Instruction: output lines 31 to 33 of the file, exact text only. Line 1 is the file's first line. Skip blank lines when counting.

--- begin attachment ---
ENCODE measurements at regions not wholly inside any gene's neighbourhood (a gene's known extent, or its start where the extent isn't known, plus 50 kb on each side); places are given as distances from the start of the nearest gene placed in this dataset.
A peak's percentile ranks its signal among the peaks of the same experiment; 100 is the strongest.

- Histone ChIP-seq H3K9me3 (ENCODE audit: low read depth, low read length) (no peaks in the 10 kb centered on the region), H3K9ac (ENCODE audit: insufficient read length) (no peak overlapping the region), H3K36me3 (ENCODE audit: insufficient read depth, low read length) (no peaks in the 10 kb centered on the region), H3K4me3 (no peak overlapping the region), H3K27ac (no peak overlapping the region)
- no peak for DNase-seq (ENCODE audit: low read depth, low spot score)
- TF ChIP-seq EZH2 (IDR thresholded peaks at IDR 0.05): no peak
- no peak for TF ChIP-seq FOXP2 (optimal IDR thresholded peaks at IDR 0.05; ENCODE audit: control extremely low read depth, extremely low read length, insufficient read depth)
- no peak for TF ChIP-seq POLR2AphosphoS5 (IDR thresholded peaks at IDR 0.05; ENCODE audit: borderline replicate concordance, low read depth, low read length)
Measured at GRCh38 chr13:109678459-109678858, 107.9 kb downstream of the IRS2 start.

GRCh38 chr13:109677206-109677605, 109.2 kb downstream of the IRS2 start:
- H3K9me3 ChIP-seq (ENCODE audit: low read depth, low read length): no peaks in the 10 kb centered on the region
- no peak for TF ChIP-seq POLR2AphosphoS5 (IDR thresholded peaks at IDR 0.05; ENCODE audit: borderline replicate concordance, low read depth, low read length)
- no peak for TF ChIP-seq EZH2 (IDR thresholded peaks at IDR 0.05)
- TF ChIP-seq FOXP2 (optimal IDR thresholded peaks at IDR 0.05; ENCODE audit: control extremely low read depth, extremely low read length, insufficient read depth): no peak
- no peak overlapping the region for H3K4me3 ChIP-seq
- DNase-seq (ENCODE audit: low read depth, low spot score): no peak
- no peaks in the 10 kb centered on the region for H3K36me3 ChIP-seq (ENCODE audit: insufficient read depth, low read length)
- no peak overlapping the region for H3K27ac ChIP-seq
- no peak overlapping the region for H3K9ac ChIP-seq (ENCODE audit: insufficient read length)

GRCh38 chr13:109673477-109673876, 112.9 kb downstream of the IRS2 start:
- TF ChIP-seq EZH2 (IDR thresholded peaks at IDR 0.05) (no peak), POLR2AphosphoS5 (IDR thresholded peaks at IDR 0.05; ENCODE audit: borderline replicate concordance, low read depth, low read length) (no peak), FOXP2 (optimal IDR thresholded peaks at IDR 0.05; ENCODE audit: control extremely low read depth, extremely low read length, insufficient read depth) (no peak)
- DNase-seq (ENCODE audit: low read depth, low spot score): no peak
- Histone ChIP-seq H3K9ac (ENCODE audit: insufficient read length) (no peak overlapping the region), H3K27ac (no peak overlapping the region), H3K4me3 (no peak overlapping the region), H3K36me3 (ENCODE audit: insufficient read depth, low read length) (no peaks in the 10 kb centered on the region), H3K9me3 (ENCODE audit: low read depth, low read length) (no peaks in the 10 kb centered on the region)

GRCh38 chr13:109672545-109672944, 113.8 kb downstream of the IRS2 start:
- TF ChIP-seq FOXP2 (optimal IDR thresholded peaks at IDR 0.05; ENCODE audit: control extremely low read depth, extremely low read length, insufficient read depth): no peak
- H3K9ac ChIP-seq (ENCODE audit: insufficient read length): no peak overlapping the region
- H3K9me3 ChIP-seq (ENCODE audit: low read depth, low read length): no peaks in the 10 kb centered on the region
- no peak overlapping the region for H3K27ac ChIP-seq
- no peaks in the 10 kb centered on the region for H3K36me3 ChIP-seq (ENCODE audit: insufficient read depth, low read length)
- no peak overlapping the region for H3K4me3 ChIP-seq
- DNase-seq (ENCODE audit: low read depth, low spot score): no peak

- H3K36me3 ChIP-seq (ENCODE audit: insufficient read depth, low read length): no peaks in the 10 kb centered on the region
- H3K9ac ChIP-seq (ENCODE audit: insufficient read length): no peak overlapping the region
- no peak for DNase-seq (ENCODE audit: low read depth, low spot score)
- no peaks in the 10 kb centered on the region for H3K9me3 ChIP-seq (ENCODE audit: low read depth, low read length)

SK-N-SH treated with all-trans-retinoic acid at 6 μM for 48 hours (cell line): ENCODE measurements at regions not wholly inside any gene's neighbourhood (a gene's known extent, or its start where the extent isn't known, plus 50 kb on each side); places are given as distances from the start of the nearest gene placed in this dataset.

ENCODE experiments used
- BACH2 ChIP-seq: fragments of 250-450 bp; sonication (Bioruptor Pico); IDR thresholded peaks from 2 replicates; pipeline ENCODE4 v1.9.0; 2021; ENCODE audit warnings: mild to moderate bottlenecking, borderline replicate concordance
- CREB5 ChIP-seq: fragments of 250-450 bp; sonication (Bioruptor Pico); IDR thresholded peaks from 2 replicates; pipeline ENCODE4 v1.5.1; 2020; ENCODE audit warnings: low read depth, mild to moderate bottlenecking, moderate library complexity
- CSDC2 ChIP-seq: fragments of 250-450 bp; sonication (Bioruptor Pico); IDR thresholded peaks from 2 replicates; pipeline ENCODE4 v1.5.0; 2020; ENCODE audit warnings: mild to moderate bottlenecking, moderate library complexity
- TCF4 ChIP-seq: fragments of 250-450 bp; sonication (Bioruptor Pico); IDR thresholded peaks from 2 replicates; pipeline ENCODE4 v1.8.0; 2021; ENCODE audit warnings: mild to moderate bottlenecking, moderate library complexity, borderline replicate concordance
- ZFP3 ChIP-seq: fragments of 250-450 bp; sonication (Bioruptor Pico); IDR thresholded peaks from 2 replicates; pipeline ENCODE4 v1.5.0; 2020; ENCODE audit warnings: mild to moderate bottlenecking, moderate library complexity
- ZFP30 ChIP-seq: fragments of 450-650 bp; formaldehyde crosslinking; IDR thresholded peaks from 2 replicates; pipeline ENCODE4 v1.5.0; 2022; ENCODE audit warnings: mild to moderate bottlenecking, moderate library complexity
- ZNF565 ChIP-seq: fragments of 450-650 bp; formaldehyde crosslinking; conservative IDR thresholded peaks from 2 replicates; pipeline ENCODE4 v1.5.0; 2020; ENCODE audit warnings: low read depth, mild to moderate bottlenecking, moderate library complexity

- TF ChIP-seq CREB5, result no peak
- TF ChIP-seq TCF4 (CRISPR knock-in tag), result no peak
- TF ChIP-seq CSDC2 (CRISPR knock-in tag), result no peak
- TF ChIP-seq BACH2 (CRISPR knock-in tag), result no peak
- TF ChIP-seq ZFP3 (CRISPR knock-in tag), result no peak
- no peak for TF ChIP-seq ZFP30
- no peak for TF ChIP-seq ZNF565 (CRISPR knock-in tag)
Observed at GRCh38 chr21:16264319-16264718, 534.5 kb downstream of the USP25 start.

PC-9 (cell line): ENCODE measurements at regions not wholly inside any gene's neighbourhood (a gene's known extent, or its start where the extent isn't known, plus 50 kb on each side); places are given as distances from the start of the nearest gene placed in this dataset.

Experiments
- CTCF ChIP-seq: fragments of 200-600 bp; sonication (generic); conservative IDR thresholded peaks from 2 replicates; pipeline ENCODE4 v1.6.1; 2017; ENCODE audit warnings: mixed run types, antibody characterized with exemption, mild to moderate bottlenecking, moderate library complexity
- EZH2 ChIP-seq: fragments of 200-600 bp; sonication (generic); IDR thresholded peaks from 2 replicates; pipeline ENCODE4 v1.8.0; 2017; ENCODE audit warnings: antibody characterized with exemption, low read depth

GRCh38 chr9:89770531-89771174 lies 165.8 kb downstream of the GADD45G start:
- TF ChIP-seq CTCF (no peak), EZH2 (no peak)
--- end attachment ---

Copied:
- H3K36me3 ChIP-seq (ENCODE audit: insufficient read depth, low read length): no peaks in the 10 kb centered on the region
- H3K9ac ChIP-seq (ENCODE audit: insufficient read length): no peak overlapping the region
- no peak for DNase-seq (ENCODE audit: low read depth, low spot score)